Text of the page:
In addition, Mikkelson apparently did not respond to a question on why his staff rarely ever reaches out to the authors of pieces being fact-checked in order to get their side of the story. Leetaru states that it is standard journalistic procedure to reach out to a person you are writing negatively about in order to give that person a chance to respond.

Mikkelson allegedly did not reply to Leetaru’s question on why Snopes doesn’t have a dedicated appeals page for those who contest the accuracy of their conclusions or whether they have any formal written appeals process. Readers are encouraged to read Leetaru’s entire piece. Greater transparency is definitely needed before we place our trust in an organization which claims to be an arbiter of truth.

One might of course argue that their lack of transparency notwithstanding, their reports are nonetheless accurate. Where is the evidence that they’ve been biased? What stories have they gotten wrong? The website yournewswire lists their coverage of Hillary Rodham’s defense of a child rapist, “racist brownies,” and the Democratic Party’s removal of the U.S. Flag on the first day of their last convention as examples of extremely questionable fact-checking by the alleged arbiter of truth. The flag issue is particularly interesting because Snopes couched the issue as a claim that the American flag was banned from the convention. However, Snopes focused on The Daily Caller’s (DC) reporting of the event, to which DC replied that Snopes was clearly lying. Particularly troublesome is the DC’s screenshot of one of Snopes’ pictures allegedly showing flags on Day 1. However, that picture was from a C-SPAN grab of a Day 2 event. Snopes apparently removed that image without explanation, perhaps because DC called them on it.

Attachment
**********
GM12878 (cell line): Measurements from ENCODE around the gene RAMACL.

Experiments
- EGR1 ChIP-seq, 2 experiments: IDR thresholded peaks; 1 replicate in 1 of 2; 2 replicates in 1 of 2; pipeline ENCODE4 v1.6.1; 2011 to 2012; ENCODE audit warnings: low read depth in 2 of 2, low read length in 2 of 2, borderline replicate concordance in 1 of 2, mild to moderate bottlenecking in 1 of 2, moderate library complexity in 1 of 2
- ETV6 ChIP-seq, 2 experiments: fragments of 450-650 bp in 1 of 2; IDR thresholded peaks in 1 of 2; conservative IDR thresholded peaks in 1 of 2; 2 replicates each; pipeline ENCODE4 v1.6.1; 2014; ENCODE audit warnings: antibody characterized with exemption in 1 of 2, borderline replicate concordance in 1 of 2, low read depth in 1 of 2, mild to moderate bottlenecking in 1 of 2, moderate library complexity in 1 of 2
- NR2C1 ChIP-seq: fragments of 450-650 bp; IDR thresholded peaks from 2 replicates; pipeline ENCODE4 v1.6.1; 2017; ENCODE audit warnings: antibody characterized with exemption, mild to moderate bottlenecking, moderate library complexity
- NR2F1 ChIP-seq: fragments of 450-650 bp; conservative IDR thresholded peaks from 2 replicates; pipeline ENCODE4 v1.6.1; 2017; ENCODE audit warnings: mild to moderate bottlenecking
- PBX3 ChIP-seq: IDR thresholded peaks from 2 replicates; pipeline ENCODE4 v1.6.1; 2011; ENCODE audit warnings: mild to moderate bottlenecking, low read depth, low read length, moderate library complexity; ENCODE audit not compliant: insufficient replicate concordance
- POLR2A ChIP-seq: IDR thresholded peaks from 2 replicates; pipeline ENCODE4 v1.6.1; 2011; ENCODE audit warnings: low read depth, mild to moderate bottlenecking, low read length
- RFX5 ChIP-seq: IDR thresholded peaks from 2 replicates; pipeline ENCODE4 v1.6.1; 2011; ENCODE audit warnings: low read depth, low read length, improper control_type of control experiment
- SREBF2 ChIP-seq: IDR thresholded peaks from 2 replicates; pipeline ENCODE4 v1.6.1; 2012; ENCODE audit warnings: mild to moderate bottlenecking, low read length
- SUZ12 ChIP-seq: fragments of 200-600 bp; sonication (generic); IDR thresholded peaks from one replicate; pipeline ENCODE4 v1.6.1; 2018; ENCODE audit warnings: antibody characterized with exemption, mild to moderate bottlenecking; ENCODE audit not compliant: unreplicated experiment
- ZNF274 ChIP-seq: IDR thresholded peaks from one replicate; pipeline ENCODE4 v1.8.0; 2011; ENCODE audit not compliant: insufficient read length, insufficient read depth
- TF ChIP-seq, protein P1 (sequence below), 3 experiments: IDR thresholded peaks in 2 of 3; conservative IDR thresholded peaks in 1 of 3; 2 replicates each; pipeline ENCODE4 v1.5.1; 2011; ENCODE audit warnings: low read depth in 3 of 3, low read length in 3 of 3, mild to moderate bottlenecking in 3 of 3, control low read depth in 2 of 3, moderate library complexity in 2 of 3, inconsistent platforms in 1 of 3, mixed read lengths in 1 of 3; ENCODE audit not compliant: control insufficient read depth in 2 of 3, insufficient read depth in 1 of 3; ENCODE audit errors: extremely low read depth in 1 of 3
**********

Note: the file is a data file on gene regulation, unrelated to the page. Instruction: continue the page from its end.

Until Snopes can provide greater transparency, it appears that we’ll need to fact-check Snopes…or simply ignore it.

The Alternate Reality of the Political Left
Weekend Caption Contest™ Winners February 17, 2017
  • pennywit

    Hmph. I have two issues with the Snopes criticism you cite:

    1) In the first incident he cites (Clinton laughing), Baxter Dmitry takes Snopes to task over analysis and opinion, not facts. “Clinton laughed about the case” is an opinion drawn from the evidence, as opposed to “Clinton laughed,” which is a fact.

    2) Dmitry’s critique is itself replete with opinion and partisan signaling (note, for example, the use of the term “social justice warriors.”) This calls into question his own biases.

    If you’re going to rebutt a fact-checking cite, you need to be dispassionate and unopinionated as you do so. Otherwise, your own critique lacks credibility. Or perhaps the critique is written only to confirm the views of a partisan audience.

    • Retired military

      ” Or perhaps the critique is written only to confirm the views of a partisan audience.”
      You mean like snopes political articles.
      Got it.

    • I grade your response as mostly in error.

    • jim_m

      Or perhaps you overlooked the multiple examples of partisanship on the part of Snopes in the article, probably for partisan political reasons.

    • Brett Buck

      In limited dealing with the Mikkelsons (before Snopes became, er, proclaimed itself a “fact checker” and before it was a website), it was clear that they treated the USENET group as their personal hangout, and engaged in the same sort of snarky condescending BS that is hallmark of leftist wit. And that if you did not toe the left-wing line, they and their followers would attempt to drive you off with it. Didn’t bother me too much, because I am more than capable of defending myself, but they would set upon the unsuspecting who wandered in like a pack of wolves.